While the nation’s opioid addiction takes up the spotlight, there’s another deadly threat lurking in the shadows: air duster abuse.
Here’s the problem with inhalant abuse – most of these potentially lethal products are perfectly legal to possess and readily available in every household. Inhalants can be found in kitchens, bathrooms, and garages. There are thousands of everyday items which can be used as a source of abuse, including:
- Compressed air or duster
- Aerosol cooking spray or whipped cream
- Rubber Cement
The availability and innocuous nature of these products are just two of the reasons this trend is such a problem. Inhalants are also inexpensive, so there are few impediments to experimentation. Once considered to be a “teenage” problem, inhalant abuse has spread into all demographics.
A Dangerous High
Often referred to as “huffing,” inhalants provide a high similar to alcohol, and abuse involves sniffing the fumes from gasoline or compressed air from cans of air duster. It can kill users the first time or quickly turn into a dangerous habit.
The buzz from huffing wears off quickly, lasting only seconds to a few minutes. This quick dissipation encourages repeated use and usage for extended periods.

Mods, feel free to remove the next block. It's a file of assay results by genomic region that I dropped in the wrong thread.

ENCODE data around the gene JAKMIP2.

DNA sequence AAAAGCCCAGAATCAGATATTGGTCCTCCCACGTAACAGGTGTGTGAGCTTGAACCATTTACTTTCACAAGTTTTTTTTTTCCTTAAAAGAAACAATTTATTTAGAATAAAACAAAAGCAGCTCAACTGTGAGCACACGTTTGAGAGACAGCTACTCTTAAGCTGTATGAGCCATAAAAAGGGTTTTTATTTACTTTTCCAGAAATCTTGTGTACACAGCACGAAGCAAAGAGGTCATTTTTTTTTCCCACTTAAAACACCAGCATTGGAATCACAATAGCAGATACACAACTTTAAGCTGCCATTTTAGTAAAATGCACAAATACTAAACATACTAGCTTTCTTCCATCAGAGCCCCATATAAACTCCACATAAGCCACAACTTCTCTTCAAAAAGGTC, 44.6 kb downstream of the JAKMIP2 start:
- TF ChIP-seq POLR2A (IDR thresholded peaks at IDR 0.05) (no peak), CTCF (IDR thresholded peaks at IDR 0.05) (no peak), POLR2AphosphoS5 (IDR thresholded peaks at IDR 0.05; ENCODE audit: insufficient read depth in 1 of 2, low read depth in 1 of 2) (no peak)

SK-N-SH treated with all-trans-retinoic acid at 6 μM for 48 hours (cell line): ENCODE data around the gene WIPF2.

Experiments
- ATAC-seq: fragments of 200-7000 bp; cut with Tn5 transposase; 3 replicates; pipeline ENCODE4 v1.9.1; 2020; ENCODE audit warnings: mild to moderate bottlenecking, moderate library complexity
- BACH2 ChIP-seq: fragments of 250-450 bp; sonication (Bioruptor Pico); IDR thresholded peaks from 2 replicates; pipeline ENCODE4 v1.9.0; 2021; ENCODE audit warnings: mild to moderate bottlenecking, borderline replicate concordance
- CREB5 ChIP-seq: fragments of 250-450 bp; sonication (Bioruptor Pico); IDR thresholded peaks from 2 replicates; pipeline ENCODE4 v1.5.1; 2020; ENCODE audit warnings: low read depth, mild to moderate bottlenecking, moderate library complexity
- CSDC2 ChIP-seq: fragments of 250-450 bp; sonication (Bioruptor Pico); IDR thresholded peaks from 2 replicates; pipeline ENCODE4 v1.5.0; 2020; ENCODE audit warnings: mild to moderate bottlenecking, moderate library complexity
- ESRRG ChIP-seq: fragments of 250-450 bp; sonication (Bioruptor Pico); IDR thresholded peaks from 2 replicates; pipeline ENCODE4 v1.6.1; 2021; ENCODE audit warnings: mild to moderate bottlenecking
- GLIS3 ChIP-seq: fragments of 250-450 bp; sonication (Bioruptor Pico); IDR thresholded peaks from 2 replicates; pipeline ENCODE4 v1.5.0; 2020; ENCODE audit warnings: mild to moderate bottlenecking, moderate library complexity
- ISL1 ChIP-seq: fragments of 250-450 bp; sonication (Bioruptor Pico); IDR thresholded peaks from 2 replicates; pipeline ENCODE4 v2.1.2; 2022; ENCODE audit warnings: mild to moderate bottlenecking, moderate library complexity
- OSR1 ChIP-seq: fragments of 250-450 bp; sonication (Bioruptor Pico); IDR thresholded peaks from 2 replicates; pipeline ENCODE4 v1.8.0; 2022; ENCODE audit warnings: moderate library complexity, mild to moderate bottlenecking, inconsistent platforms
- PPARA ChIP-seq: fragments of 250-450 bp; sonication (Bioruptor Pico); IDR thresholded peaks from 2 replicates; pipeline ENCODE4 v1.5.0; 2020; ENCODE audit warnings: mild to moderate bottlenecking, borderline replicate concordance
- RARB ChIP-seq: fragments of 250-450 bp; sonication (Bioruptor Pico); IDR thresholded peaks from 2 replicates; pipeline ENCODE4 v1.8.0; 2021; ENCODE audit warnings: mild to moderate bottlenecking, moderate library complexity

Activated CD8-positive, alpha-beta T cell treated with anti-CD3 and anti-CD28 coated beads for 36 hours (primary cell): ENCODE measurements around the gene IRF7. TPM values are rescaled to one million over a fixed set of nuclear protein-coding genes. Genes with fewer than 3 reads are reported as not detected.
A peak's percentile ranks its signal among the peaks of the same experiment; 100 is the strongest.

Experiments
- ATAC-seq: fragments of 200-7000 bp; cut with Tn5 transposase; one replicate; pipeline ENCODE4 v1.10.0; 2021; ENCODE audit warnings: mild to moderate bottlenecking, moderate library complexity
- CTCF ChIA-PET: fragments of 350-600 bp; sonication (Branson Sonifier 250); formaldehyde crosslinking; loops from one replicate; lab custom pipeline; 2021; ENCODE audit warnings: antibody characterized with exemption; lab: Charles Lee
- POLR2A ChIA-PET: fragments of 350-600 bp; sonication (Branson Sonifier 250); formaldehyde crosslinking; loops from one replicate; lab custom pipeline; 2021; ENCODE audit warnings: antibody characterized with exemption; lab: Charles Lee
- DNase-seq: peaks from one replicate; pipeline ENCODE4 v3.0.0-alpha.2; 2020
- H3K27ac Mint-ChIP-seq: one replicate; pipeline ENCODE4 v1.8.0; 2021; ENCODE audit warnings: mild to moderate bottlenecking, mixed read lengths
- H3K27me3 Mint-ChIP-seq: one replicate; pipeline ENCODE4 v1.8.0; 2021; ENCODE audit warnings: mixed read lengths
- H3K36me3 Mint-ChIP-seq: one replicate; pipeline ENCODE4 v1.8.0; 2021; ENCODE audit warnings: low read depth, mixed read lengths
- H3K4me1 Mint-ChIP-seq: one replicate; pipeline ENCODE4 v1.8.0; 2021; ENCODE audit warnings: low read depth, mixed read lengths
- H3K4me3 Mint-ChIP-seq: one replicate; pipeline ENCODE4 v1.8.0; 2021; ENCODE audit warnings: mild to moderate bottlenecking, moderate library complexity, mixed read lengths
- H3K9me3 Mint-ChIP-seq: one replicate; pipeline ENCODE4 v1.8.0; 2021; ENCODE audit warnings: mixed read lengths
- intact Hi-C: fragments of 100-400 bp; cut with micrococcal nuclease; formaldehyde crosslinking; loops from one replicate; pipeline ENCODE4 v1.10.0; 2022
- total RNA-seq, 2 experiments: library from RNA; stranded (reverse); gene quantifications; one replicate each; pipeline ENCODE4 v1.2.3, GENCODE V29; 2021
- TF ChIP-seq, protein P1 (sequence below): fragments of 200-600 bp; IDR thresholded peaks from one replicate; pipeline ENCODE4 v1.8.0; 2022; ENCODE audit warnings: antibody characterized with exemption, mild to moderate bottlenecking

Inhalants starve the human body of oxygen. And since the body needs oxygen to live, huffing is extremely dangerous. Persistently breathing in these hazardous chemicals can cause permanent damage to the brain, liver, and kidneys. It can also cause fatal heart arrhythmias. With each breath, the user is putting their life in jeopardy.
Regina Whitsett, who works with the Chesterfield, VA SAFE program, notes, “If you huff or sniff a product, it can cause you to go unconscious, and then you can go into cardiac arrest and actually die from it.”
Hooked on Fumes
Since inhalants offer a cheap high, people sometimes turn to them if they can’t get other drugs and end up developing huffing addiction. For teens, on the other hand, it’s often a gateway to drug experimentation.
Why is This Addiction Hard to Treat?
All substance abuse issues pose treatment challenges, but air duster addiction is particularly hard to treat. It’s not uncommon for people to relapse as many as ten times while trying to break this deadly habit.
To say the overall intricacies can make a recovery from inhalant abuse “challenging” is an understatement. As huffing persists, proper treatment must be applied in air duster abuse help, which meets the unique needs of inhalant abusers and works to turn the tide on this dangerous trend.